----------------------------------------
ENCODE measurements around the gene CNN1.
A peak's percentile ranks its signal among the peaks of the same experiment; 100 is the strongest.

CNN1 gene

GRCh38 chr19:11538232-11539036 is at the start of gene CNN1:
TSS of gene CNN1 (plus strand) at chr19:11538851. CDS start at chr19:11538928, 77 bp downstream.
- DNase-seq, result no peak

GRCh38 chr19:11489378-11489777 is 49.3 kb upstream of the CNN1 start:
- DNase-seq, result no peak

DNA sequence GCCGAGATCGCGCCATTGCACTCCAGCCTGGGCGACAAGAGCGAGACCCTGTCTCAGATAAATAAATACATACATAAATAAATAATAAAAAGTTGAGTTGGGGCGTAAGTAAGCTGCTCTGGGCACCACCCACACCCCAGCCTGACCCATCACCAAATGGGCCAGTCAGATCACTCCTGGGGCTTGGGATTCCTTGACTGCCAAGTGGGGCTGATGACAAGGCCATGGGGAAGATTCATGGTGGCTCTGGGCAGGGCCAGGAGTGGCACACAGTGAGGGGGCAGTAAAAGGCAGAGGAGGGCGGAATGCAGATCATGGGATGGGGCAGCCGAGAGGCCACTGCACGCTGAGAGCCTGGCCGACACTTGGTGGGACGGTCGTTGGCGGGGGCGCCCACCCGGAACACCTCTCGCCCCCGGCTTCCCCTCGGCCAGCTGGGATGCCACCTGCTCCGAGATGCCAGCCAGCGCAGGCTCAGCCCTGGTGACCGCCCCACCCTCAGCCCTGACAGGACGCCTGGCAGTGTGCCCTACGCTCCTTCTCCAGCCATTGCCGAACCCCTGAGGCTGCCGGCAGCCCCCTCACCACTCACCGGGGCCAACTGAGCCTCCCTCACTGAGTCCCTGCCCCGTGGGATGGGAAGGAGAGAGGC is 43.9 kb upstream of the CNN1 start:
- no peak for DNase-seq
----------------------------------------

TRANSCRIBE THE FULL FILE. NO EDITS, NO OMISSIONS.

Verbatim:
ENCODE measurements around the gene CNN1.
A peak's percentile ranks its signal among the peaks of the same experiment; 100 is the strongest.

CNN1 gene

GRCh38 chr19:11538232-11539036 is at the start of gene CNN1:
TSS of gene CNN1 (plus strand) at chr19:11538851. CDS start at chr19:11538928, 77 bp downstream.
- DNase-seq, result no peak

GRCh38 chr19:11489378-11489777 is 49.3 kb upstream of the CNN1 start:
- DNase-seq, result no peak

DNA sequence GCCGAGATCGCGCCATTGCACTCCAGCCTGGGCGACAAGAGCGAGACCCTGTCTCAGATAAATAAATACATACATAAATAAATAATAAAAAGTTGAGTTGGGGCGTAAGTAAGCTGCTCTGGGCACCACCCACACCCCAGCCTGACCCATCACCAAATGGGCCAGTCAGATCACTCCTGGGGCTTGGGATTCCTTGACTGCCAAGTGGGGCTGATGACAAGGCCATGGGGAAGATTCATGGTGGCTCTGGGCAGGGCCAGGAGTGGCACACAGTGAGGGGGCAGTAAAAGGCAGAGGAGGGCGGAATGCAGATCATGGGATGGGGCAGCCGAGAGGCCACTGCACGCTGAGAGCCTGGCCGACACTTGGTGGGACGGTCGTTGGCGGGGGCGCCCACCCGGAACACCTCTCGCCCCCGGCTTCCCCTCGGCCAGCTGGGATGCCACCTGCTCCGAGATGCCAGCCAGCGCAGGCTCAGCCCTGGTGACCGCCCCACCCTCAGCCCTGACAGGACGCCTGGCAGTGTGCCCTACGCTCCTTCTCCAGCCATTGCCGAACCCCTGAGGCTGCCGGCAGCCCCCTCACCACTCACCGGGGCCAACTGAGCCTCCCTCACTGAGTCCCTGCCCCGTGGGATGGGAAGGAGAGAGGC is 43.9 kb upstream of the CNN1 start:
- no peak for DNase-seq